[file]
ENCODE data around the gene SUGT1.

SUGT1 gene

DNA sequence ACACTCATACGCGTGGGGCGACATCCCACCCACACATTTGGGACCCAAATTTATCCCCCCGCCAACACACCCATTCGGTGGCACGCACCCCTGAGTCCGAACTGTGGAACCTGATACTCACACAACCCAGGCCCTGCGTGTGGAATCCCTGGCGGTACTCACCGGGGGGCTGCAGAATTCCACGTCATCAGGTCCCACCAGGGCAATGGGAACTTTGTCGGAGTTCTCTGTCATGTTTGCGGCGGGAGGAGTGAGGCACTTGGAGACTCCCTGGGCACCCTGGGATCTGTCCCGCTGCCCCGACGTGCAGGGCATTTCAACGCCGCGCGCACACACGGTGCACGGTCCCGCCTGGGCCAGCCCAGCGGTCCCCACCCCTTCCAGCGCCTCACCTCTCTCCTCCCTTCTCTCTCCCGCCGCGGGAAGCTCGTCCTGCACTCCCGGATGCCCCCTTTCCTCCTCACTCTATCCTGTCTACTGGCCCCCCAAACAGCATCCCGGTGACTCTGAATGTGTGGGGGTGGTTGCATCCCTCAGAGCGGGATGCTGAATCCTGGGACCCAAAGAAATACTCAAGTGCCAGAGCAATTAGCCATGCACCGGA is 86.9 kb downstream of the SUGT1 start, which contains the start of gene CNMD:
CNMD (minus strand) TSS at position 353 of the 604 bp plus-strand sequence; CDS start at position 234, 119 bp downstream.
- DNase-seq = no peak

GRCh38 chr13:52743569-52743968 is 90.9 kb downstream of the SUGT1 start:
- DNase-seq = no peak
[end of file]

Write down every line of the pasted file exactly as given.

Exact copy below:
ENCODE data around the gene SUGT1.

SUGT1 gene

DNA sequence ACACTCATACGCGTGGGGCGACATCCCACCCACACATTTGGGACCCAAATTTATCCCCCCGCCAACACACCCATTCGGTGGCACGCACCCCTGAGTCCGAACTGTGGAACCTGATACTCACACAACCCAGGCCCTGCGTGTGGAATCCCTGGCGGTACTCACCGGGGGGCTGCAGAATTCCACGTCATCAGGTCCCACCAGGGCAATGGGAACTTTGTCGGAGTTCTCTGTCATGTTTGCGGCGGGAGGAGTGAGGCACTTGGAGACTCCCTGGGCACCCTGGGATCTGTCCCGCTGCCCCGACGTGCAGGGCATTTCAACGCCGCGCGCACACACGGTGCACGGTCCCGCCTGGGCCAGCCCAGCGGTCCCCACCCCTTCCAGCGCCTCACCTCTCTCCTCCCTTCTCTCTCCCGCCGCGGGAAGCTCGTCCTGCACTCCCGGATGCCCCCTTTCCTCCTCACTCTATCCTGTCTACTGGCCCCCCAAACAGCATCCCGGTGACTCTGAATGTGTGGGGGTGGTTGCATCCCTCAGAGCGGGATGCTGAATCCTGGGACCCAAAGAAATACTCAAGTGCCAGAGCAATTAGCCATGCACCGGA is 86.9 kb downstream of the SUGT1 start, which contains the start of gene CNMD:
CNMD (minus strand) TSS at position 353 of the 604 bp plus-strand sequence; CDS start at position 234, 119 bp downstream.
- DNase-seq = no peak

GRCh38 chr13:52743569-52743968 is 90.9 kb downstream of the SUGT1 start:
- DNase-seq = no peak